Monthly Archives: July 2018


“How would you work within an ISTDP framework with someone who has a diagnosis of dissociative identity disorder and who switches during sessions into very distinct ego states?” Thanks to Anne for a fascinating question!

First of all, the term dissociation is often used so widely for so many phenomena that it has lost its specific meaning, referring sometimes to daydreaming, to detaching, to distancing, all the way to distinct personalities. In ISTDP we reserve the term dissociation for the defense used as part of the resistance system of projection, where the patient engages in splitting and projection, and dissociation is the result of splitting. Further, we view dissociation proper as a defense that occurs when the patient’s anxiety is discharged into cognitive/perceptual disruption.

Often patients claim they are “dissociating” but their anxiety is in the striated muscles, and they have the capacity to isolate affect through intellectualization and rationalization. In these cases, patients are simply detaching. Sometimes they will intellectualize about different “parts” of their personality, but their anxiety is in the striated muscles and their ability to intellectualize lets us know that their so-called “dissociation” is really a form of detaching within the resistance system of isolation of affect.

I note these distinctions because I have seen a number of cases in treatment and supervision where patients or therapists wrongly thought dissociation was in operation. In fact, it is quite rare in the form described here: a defense resulting from splitting within the resistance system of projection where anxiety is discharged into cognitive/perceptual disruption.

Within the spectrum of fragility, dissociation can take various forms: mind blanking out, feeling outside the body, or experiencing oneself as a separate personality. These correlate sequentially with increasing levels of anxiety discharged into cognitive/perceptual disruption. Thus, the sooner you intervene when anxiety shifts into cognitive/perceptual disruption, the sooner you can stop the regression into more severe forms of dissociation.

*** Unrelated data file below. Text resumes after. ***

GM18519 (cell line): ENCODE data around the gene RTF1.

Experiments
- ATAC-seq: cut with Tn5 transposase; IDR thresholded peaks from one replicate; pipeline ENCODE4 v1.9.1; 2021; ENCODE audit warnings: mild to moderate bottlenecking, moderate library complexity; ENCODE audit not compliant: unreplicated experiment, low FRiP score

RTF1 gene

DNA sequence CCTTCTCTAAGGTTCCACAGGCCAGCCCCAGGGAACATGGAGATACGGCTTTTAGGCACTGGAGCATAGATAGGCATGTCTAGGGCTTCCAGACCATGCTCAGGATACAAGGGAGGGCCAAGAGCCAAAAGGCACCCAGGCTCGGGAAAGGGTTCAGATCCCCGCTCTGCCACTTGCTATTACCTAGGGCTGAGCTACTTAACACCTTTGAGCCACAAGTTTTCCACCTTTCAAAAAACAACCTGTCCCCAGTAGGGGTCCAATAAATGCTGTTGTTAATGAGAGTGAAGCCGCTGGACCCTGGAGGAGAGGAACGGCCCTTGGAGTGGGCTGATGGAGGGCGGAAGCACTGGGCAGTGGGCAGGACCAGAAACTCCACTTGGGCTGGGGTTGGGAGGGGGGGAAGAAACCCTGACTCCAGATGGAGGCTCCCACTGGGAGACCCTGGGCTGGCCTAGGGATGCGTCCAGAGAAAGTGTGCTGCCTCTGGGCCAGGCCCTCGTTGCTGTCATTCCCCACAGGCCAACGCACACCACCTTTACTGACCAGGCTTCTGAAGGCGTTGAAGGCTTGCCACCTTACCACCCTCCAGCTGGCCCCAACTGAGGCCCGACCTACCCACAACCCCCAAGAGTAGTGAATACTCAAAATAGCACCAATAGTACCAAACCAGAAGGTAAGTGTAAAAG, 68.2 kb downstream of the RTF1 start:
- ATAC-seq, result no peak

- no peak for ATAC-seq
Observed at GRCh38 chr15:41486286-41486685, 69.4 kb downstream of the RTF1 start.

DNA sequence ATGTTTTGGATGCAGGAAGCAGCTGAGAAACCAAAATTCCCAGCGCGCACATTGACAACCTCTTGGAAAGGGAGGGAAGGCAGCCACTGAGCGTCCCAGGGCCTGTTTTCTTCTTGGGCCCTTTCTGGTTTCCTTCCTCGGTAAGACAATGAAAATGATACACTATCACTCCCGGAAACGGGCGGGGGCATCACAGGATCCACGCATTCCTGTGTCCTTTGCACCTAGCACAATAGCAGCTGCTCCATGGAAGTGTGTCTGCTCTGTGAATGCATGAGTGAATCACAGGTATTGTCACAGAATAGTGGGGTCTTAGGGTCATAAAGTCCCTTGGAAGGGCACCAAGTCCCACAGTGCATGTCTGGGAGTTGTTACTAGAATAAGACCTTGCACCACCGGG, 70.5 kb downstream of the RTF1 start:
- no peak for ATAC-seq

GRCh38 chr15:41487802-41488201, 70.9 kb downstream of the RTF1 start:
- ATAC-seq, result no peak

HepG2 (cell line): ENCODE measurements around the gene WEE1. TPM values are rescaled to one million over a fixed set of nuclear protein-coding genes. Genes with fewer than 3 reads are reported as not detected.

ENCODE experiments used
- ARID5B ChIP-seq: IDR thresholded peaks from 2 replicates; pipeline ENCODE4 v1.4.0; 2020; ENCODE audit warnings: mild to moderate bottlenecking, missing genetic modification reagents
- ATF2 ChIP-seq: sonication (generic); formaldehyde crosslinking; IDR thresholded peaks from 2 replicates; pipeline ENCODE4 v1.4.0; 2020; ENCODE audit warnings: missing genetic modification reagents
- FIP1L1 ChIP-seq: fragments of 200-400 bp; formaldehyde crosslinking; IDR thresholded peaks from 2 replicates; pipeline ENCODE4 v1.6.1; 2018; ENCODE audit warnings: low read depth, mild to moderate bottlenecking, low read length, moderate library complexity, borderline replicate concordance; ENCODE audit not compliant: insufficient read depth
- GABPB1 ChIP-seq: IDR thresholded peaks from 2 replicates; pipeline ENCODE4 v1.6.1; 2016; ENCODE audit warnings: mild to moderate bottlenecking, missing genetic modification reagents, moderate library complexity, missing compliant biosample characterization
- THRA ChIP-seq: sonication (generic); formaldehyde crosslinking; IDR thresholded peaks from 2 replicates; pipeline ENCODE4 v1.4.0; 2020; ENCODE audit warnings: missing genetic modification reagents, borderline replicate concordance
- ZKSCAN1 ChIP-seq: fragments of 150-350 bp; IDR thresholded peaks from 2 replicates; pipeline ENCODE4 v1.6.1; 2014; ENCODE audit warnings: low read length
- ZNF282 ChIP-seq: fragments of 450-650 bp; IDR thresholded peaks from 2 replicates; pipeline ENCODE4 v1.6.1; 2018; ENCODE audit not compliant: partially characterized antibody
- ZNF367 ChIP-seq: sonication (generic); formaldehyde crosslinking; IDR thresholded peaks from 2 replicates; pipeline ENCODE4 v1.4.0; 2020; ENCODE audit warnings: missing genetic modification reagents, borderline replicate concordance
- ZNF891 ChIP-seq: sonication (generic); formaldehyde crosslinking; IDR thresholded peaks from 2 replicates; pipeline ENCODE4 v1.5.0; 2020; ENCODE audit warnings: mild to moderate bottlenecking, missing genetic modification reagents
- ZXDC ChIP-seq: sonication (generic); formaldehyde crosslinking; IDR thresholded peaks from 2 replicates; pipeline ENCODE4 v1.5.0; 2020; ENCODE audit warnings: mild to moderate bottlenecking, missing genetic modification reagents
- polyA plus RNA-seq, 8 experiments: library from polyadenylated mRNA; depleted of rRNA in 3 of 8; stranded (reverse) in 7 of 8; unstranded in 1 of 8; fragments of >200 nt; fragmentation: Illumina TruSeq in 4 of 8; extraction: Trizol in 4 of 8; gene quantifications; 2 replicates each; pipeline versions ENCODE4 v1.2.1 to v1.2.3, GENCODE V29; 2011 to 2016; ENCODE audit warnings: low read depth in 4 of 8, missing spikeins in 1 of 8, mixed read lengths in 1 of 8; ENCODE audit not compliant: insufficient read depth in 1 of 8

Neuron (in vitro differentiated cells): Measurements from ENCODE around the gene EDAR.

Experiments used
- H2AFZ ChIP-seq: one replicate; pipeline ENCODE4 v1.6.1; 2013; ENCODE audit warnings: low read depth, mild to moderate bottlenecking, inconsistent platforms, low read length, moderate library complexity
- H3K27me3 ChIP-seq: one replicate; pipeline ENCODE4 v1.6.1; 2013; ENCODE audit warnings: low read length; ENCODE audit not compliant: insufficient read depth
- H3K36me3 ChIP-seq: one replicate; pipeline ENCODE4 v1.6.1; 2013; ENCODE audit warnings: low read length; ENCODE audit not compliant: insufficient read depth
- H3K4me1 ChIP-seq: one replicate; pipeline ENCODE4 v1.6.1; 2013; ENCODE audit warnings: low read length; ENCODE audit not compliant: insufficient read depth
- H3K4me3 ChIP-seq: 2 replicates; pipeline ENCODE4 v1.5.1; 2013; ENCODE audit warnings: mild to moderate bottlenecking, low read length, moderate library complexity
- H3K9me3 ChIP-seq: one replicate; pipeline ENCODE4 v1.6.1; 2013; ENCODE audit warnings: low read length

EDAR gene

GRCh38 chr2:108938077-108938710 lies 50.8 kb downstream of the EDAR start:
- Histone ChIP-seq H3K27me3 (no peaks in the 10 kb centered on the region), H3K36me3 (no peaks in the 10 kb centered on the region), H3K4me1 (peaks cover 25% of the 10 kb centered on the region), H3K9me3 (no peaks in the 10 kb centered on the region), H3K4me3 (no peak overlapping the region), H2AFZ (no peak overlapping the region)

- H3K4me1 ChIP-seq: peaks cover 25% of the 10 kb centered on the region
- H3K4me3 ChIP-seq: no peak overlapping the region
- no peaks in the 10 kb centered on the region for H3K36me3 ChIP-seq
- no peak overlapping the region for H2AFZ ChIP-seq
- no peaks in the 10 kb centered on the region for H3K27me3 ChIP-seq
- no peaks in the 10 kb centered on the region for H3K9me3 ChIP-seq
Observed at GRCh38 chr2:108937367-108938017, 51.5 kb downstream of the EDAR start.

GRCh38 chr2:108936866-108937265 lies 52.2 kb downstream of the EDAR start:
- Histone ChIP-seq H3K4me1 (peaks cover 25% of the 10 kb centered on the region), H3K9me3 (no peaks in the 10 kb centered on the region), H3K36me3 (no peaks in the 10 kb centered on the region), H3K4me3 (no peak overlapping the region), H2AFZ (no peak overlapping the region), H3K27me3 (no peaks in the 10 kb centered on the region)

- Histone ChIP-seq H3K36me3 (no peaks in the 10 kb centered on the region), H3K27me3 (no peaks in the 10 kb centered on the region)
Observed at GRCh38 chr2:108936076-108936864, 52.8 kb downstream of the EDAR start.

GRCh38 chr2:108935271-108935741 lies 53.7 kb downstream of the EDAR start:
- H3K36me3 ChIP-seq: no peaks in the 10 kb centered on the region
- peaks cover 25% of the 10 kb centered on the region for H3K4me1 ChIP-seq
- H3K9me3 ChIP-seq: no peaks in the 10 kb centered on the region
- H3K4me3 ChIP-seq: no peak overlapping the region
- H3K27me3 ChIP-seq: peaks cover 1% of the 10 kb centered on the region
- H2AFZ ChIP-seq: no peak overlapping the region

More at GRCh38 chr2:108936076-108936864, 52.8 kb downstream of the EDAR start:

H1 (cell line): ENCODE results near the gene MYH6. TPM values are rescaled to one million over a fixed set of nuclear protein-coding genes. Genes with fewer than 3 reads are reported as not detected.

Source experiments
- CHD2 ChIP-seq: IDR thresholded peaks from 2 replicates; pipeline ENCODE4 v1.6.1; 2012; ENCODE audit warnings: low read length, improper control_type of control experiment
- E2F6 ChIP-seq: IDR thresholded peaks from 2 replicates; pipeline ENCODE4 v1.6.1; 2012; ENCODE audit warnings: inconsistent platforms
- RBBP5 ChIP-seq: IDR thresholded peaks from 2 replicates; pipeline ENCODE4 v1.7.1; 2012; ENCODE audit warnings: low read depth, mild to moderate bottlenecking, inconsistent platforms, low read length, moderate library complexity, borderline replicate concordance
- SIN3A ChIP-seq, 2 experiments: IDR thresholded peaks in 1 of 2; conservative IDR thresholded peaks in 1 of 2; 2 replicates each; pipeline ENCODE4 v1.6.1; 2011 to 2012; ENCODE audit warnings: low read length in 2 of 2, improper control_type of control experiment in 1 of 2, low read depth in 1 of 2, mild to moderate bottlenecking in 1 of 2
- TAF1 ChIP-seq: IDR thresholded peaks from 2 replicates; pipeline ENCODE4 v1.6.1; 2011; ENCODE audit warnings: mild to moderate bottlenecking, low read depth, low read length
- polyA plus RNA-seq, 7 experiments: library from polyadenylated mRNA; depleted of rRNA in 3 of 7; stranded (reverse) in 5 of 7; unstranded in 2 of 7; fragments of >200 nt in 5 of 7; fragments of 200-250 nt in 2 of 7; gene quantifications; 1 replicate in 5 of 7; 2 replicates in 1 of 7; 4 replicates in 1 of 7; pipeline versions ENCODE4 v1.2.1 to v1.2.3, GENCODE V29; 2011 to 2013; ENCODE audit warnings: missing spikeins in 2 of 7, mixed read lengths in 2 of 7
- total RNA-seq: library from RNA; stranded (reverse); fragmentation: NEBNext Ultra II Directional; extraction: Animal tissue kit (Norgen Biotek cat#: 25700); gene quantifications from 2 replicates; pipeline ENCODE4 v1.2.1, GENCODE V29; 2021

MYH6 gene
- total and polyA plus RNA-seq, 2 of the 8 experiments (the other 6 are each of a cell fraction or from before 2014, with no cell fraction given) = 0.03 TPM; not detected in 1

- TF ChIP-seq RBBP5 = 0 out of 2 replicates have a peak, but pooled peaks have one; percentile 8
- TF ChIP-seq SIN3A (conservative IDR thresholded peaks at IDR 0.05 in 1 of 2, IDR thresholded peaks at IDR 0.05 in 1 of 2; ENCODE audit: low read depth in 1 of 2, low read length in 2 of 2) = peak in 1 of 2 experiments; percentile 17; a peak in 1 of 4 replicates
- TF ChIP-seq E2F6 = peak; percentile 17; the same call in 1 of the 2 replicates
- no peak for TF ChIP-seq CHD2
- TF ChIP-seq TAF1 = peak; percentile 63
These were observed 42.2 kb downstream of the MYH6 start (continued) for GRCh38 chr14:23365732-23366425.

For the mind blanking out or an out of body experience, classic anxiety regulation techniques plus a summary of the process are usually enough to bring anxiety down into the striated muscles. Then we ask for feelings toward the therapist to build the patient’s capacity to bear feelings without resorting to splitting and dissociation. Many examples of this are in the anxiety chapter of my book, Co-Creating Change, and there is a case on the website on dissociation: the man who awoke from a coma.

If anxiety does not get regulated soon enough and the patient continues to regress, then we can see the separate personalities described in the literature of dissociation. Sometimes anxiety regulation restores brain functioning enough for these symptoms to remit. In these cases of severe fragility, the patient can tolerate only very slight amounts of mixed feelings. Thus, the work tends to be quite cognitive initially, focusing on integrating split off feelings. The therapist will remind the patient of split off feelings to build the patient’s capacity to cognize about separate experiences at the same time. Then gradually the therapist will help the patient experience the mixed feelings. Again, the rationale is always to help the patient bear mixed feelings inside so they don’t have to be projected outside, whether onto other people or, in this case, onto separate “personalities.”

Allan Abbass’ recent book, Reaching Through the Resistance, has a lovely chapter on severe fragility where he shows how to work with splitting.

Th: So we notice there’s a wish to look into this and at the same time a wish to pull back. Two urges inside you at the same time, and we’re just noticing these contradictory urges that come up. [Pressure to consciousness: reminding the patient of the split experiences to bring them together and undo splitting.]

Pt: [looks confused]

Th: Are you getting a little dizzy?